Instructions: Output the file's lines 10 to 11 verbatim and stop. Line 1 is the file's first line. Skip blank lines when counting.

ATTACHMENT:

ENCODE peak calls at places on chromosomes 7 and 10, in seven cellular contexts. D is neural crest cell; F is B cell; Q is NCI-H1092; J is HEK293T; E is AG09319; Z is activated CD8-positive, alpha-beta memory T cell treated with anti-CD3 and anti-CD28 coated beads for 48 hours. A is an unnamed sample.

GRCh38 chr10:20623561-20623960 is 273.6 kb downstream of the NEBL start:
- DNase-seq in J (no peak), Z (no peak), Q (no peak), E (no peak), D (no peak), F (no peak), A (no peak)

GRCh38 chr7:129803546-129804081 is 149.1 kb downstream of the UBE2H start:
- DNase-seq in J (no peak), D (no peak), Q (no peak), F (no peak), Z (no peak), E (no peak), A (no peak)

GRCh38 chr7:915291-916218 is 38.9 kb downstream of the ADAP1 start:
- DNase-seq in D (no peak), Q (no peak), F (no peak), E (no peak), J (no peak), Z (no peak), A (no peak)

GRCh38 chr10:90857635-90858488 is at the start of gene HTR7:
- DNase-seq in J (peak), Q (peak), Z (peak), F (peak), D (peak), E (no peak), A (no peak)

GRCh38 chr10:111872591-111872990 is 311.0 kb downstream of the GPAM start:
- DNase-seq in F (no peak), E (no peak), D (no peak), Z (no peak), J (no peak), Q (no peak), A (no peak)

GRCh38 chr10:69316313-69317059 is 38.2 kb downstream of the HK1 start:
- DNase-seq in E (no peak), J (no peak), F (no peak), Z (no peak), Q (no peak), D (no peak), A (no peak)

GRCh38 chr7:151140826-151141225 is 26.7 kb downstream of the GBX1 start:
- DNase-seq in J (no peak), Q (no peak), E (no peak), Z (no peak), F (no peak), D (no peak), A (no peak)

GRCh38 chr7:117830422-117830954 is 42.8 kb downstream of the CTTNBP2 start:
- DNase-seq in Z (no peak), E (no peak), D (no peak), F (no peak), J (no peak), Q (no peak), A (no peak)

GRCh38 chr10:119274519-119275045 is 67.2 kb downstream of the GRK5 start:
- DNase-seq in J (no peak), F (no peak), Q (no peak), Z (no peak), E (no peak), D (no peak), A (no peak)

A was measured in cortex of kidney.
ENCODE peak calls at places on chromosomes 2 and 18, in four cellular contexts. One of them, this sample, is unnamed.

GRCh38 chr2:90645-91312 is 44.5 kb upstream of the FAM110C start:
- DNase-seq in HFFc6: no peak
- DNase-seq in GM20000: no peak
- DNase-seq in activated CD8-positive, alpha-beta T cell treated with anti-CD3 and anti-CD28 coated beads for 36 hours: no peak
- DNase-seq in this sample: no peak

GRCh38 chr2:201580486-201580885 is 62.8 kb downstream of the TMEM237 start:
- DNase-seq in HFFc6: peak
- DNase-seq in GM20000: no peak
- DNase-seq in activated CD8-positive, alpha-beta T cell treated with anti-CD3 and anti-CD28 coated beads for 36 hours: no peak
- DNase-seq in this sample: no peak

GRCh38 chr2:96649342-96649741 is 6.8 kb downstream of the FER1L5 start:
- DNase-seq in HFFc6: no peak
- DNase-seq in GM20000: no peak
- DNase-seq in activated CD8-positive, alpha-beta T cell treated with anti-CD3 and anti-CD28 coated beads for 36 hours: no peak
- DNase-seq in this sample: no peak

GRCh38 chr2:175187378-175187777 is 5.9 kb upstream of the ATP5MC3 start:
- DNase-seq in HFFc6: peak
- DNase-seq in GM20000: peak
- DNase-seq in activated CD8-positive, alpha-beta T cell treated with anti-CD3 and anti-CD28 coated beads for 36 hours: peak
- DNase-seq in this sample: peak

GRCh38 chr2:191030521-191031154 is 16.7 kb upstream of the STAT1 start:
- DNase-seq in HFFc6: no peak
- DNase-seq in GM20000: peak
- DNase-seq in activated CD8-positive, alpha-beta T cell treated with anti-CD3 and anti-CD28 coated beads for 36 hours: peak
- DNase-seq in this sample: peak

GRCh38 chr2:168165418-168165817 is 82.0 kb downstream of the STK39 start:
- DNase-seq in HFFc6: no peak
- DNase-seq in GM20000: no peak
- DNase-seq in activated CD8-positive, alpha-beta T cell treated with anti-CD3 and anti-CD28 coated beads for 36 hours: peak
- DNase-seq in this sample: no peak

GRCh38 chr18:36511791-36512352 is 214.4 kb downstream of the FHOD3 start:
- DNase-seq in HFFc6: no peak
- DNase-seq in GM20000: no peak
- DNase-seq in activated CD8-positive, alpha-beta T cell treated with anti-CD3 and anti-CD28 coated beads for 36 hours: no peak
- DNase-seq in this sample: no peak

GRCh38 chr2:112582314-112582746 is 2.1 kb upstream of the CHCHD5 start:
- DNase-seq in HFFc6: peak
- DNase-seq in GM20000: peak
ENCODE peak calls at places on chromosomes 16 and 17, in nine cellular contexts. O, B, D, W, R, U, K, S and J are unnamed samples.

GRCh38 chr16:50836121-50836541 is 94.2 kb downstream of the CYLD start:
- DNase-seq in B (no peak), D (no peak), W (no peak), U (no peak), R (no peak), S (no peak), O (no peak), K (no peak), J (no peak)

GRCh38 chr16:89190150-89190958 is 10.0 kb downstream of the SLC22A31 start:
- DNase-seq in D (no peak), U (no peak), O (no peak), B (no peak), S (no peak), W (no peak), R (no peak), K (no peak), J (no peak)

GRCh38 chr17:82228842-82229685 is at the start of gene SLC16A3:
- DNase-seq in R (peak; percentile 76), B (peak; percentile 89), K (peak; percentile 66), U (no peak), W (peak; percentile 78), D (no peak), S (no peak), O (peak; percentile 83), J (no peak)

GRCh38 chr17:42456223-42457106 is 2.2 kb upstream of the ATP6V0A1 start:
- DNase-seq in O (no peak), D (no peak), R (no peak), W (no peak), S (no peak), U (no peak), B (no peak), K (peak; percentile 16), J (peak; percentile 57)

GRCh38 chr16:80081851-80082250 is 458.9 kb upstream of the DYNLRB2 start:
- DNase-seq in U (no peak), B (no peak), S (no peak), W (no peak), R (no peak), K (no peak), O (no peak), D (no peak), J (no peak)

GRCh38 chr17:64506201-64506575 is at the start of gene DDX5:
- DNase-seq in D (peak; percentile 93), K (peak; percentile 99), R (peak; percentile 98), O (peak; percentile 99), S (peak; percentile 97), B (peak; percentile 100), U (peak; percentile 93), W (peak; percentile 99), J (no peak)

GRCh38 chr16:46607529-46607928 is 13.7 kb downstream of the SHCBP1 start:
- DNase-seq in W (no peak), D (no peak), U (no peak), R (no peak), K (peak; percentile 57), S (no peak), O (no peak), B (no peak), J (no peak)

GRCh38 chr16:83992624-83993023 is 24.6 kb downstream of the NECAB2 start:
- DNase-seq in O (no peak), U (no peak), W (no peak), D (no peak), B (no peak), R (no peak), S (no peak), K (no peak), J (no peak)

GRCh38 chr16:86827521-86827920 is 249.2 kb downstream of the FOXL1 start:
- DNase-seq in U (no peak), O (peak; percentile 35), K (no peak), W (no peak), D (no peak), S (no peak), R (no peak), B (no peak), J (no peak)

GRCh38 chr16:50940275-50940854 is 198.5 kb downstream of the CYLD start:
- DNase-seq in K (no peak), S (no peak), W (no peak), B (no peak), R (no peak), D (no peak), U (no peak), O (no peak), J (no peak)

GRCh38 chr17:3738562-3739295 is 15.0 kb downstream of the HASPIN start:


GRCh38 chr10:111872591-111872990 is 311.0 kb downstream of the GPAM start:
- DNase-seq in F (no peak), E (no peak), D (no peak), Z (no peak), J (no peak), Q (no peak), A (no peak)